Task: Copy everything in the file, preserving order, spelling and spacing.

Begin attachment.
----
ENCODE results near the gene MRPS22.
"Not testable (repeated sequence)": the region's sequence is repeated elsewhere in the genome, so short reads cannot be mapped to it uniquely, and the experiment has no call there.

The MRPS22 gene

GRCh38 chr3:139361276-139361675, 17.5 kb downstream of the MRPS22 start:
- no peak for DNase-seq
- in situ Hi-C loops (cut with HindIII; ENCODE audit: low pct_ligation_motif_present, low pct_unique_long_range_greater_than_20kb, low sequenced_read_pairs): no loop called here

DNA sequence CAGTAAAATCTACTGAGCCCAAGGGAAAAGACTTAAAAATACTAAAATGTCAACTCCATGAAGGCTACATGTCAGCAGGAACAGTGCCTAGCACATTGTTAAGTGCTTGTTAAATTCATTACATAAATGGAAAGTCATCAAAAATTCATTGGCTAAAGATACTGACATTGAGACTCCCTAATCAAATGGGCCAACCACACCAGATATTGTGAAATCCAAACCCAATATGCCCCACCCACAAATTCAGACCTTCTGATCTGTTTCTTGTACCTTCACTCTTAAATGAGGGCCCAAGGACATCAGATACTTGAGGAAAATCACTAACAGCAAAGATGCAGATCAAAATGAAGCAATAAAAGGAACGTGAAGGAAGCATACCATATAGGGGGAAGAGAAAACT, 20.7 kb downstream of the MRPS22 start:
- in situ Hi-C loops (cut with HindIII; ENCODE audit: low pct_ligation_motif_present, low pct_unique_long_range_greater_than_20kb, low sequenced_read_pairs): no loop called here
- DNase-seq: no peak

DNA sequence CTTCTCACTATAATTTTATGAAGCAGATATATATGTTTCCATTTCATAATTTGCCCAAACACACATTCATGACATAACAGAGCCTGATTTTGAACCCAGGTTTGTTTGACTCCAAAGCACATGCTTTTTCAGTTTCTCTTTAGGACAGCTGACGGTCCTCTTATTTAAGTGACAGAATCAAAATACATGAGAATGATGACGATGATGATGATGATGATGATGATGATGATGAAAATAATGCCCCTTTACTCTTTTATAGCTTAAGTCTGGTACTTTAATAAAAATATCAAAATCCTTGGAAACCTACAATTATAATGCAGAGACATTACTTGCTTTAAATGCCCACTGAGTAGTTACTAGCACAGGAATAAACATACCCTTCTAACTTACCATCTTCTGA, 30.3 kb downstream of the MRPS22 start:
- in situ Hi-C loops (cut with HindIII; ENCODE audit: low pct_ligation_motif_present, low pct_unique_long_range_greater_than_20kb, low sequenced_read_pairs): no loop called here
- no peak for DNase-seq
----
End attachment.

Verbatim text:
ENCODE results near the gene MRPS22.
"Not testable (repeated sequence)": the region's sequence is repeated elsewhere in the genome, so short reads cannot be mapped to it uniquely, and the experiment has no call there.

The MRPS22 gene

GRCh38 chr3:139361276-139361675, 17.5 kb downstream of the MRPS22 start:
- no peak for DNase-seq
- in situ Hi-C loops (cut with HindIII; ENCODE audit: low pct_ligation_motif_present, low pct_unique_long_range_greater_than_20kb, low sequenced_read_pairs): no loop called here

DNA sequence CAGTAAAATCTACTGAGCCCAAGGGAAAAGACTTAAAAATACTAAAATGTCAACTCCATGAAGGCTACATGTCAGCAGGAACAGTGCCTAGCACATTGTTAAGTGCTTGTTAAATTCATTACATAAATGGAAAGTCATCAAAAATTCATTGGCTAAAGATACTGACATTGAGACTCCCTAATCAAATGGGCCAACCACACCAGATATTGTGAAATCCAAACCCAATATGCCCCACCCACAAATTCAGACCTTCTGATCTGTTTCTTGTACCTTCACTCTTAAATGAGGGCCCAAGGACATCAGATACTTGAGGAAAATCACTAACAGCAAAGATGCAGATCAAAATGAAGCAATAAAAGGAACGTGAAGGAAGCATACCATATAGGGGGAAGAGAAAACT, 20.7 kb downstream of the MRPS22 start:
- in situ Hi-C loops (cut with HindIII; ENCODE audit: low pct_ligation_motif_present, low pct_unique_long_range_greater_than_20kb, low sequenced_read_pairs): no loop called here
- DNase-seq: no peak

DNA sequence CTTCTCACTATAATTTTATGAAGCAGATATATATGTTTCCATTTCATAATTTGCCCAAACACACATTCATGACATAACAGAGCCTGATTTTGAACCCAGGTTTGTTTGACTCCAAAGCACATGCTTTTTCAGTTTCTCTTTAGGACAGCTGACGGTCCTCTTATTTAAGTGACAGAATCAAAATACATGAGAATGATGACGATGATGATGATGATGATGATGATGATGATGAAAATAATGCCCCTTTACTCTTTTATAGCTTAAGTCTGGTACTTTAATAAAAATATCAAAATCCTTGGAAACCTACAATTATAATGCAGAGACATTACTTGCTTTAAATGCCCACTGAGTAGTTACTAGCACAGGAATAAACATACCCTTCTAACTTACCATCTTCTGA, 30.3 kb downstream of the MRPS22 start:
- in situ Hi-C loops (cut with HindIII; ENCODE audit: low pct_ligation_motif_present, low pct_unique_long_range_greater_than_20kb, low sequenced_read_pairs): no loop called here
- no peak for DNase-seq